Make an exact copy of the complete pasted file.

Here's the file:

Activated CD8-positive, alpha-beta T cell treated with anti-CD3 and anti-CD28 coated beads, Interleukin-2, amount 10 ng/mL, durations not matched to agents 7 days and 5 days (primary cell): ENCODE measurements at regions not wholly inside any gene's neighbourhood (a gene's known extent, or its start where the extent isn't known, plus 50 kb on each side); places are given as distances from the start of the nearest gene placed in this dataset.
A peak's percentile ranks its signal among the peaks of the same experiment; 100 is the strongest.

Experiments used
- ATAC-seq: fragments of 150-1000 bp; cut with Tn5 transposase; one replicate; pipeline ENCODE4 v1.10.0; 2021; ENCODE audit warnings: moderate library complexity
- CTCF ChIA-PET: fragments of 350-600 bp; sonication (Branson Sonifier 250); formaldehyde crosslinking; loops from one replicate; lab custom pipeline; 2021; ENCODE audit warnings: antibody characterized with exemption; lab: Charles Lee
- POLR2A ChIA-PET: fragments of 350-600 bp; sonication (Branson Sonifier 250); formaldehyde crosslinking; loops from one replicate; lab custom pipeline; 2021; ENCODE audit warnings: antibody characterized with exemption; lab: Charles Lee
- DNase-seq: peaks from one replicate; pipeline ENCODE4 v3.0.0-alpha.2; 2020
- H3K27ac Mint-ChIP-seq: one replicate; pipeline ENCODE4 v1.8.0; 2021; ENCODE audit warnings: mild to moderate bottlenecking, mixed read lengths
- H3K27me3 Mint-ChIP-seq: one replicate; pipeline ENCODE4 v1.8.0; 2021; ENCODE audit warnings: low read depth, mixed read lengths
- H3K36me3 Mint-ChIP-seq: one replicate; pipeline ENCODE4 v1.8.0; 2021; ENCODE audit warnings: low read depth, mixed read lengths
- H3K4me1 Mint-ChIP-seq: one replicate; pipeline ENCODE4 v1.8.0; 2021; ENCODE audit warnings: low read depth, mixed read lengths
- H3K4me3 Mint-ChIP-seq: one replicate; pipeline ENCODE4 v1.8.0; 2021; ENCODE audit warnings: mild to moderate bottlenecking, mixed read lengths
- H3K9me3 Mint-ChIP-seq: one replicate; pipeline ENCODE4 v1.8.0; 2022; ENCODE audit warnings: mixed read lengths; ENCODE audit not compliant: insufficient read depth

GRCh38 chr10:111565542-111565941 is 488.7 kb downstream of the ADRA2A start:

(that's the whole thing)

Activated CD8-positive, alpha-beta T cell treated with anti-CD3 and anti-CD28 coated beads, Interleukin-2, amount 10 ng/mL, durations not matched to agents 7 days and 5 days (primary cell): ENCODE measurements at regions not wholly inside any gene's neighbourhood (a gene's known extent, or its start where the extent isn't known, plus 50 kb on each side); places are given as distances from the start of the nearest gene placed in this dataset.
A peak's percentile ranks its signal among the peaks of the same experiment; 100 is the strongest.

Experiments used
- ATAC-seq: fragments of 150-1000 bp; cut with Tn5 transposase; one replicate; pipeline ENCODE4 v1.10.0; 2021; ENCODE audit warnings: moderate library complexity
- CTCF ChIA-PET: fragments of 350-600 bp; sonication (Branson Sonifier 250); formaldehyde crosslinking; loops from one replicate; lab custom pipeline; 2021; ENCODE audit warnings: antibody characterized with exemption; lab: Charles Lee
- POLR2A ChIA-PET: fragments of 350-600 bp; sonication (Branson Sonifier 250); formaldehyde crosslinking; loops from one replicate; lab custom pipeline; 2021; ENCODE audit warnings: antibody characterized with exemption; lab: Charles Lee
- DNase-seq: peaks from one replicate; pipeline ENCODE4 v3.0.0-alpha.2; 2020
- H3K27ac Mint-ChIP-seq: one replicate; pipeline ENCODE4 v1.8.0; 2021; ENCODE audit warnings: mild to moderate bottlenecking, mixed read lengths
- H3K27me3 Mint-ChIP-seq: one replicate; pipeline ENCODE4 v1.8.0; 2021; ENCODE audit warnings: low read depth, mixed read lengths
- H3K36me3 Mint-ChIP-seq: one replicate; pipeline ENCODE4 v1.8.0; 2021; ENCODE audit warnings: low read depth, mixed read lengths
- H3K4me1 Mint-ChIP-seq: one replicate; pipeline ENCODE4 v1.8.0; 2021; ENCODE audit warnings: low read depth, mixed read lengths
- H3K4me3 Mint-ChIP-seq: one replicate; pipeline ENCODE4 v1.8.0; 2021; ENCODE audit warnings: mild to moderate bottlenecking, mixed read lengths
- H3K9me3 Mint-ChIP-seq: one replicate; pipeline ENCODE4 v1.8.0; 2022; ENCODE audit warnings: mixed read lengths; ENCODE audit not compliant: insufficient read depth

GRCh38 chr10:111565542-111565941 is 488.7 kb downstream of the ADRA2A start: